MEDFORD — Under threat of a lawsuit, the Medford City Council Thursday approved giving police the authority to ban people from the downtown for illegal conduct, though some councilors and audience members suggested the new law targets the homeless.
The ordinance, which expands on a law that applies to city parks, would create an exclusion zone bordered by Bear Creek, Oakdale Avenue, Sixth Street and 10th Street.
Medford resident Bill Mansfield, a retired lawyer, said he plans to file a suit against the city, similar to a lawsuit he filed April 17 against the city of Ashland for allegedly violating the rights to free speech and assembly.
“I don’t enjoy coming here and criticizing you, because you are my friends,” said Mansfield, who is also on the Medford Planning Commission.
Mansfield said the exclusion ordinance in Medford, which would ban someone for up to 90 days, is similar to the one in Ashland.
“They are both fatally flawed,” he said.
The Ashland lawsuit, prepared by Mansfield, was filed by Debra M. Neiswander and Carol J. Voisin.
Some of the illegal activity that could get someone banned from the downtown include drunkenness, sex offenses, criminal mischief, graffiti, failure to control dangerous dogs, public urination, harassment, menacing and theft. Sleeping or camping in the downtown wouldn’t trigger the exclusion.
While some councilors objected to the ordinance as a way to deal with the homeless problem, most didn’t see it that way.
Councilor Clay Bearnson said, “This is not about a war on homelessness. This is about dealing with criminal activities.”
Mayor Gary Wheeler said the new ordinance doesn’t mention homelessness but is a way to deal with people engaged in unlawful behavior. Downtown business owners have reported problems with drunk people leaving bars late at night.
“We are looking for people who are breaking the rules,” Wheeler said.
The council spent almost two hours listening to audience members and discussing the issue, with much of the conversation revolving around the issue of homelessness.
“Will we be banning people from the downtown for sleeping?” Councilor Kevin Stine asked.
Police Chief Randy Sparacino said police won’t ban people from downtown if they are caught sleeping. Currently 101 people are excluded from Medford parks under the existing ordinance.
Stine cited a list of people who had been excluded after being caught camping or sleeping along the Bear Creek Greenway and other areas. Sparacino said some of those people had previous violations, including trespassing.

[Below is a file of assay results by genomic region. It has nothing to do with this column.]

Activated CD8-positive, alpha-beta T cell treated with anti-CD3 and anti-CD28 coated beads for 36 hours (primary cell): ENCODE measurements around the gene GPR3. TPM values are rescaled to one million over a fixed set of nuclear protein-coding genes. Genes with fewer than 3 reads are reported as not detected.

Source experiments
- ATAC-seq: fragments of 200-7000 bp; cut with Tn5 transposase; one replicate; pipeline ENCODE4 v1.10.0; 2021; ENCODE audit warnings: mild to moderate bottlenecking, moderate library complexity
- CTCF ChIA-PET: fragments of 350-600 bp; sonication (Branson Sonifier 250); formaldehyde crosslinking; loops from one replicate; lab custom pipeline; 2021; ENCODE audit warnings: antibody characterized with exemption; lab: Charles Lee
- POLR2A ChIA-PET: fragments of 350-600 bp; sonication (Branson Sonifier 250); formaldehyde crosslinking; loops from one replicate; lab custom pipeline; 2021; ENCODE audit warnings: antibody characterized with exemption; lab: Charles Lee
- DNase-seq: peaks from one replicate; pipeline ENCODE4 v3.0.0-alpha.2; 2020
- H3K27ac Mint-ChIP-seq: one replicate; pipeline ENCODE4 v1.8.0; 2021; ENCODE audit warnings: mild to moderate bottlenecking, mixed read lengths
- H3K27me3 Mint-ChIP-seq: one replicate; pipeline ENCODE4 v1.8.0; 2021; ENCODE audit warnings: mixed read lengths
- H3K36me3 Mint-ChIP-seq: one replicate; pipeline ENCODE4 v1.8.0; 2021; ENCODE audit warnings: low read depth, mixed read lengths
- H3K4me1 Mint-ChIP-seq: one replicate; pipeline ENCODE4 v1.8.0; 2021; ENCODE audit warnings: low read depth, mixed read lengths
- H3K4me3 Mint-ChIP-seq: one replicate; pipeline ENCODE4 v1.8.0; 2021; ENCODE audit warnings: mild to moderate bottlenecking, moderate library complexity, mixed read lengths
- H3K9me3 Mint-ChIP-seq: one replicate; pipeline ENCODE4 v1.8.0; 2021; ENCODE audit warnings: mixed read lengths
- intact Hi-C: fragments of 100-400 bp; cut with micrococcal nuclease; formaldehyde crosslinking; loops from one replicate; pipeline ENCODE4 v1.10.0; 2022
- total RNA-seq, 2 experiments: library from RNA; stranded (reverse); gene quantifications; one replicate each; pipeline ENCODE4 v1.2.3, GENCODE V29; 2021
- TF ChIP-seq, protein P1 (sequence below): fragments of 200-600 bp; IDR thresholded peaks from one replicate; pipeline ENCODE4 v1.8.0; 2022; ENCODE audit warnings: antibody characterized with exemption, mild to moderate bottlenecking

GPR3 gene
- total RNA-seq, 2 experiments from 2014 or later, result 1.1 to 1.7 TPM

Councilor Kay Brooks said she found 20 service agencies in the downtown area that the homeless might not be able to access.
“I don’t know how you can create an exclusionary zone and not know what you are excluding them from,” she said.
Stine and Brooks voted against the exclusion ordinance.
The council did expand on a provision in the ordinance that would allow people who have been excluded to go to mental health and other services in the downtown.
A half-dozen residents spoke about the ordinance, with most opposing it.
“This is part of a pattern of criminalizing homelessness,” said Michelle Glass of Unite Oregon.
Central Point resident Sarah McLaughlin said her husband comes to downtown Medford to drop the kids off with their grandparents.
“They ask, ‘Why is there a pile of poop on the sidewalk?’ ”
Instead of passing more laws that likely will be ineffective, McLaughlin suggested, “We need to help these people, not push them out.”
She said some people have objected to installing portable toilets because it will attract homeless people.
“They’re already here,” McLaughlin said. “It we give them options, they will do other things.”
But others supported the new ordinance.
Sage Taylor, owner of Wamba Juice and Deli, said the homeless problem has resulted in people relieving themselves in alleys and on sidewalks and has created problems with vandalism.
“This is affecting my business,” she said.
Matt Prouty, who lives downtown, said homeless people have taken over Alba Park, and he said he’s been verbally assaulted by some of them.
“They have deemed it their park,” he said.
Prouty said he donates food to local shelters, but he thinks it’s time the city passes an ordinance that will deal with the problem.
“We’re kind of at the point where this is getting out of control,” he said.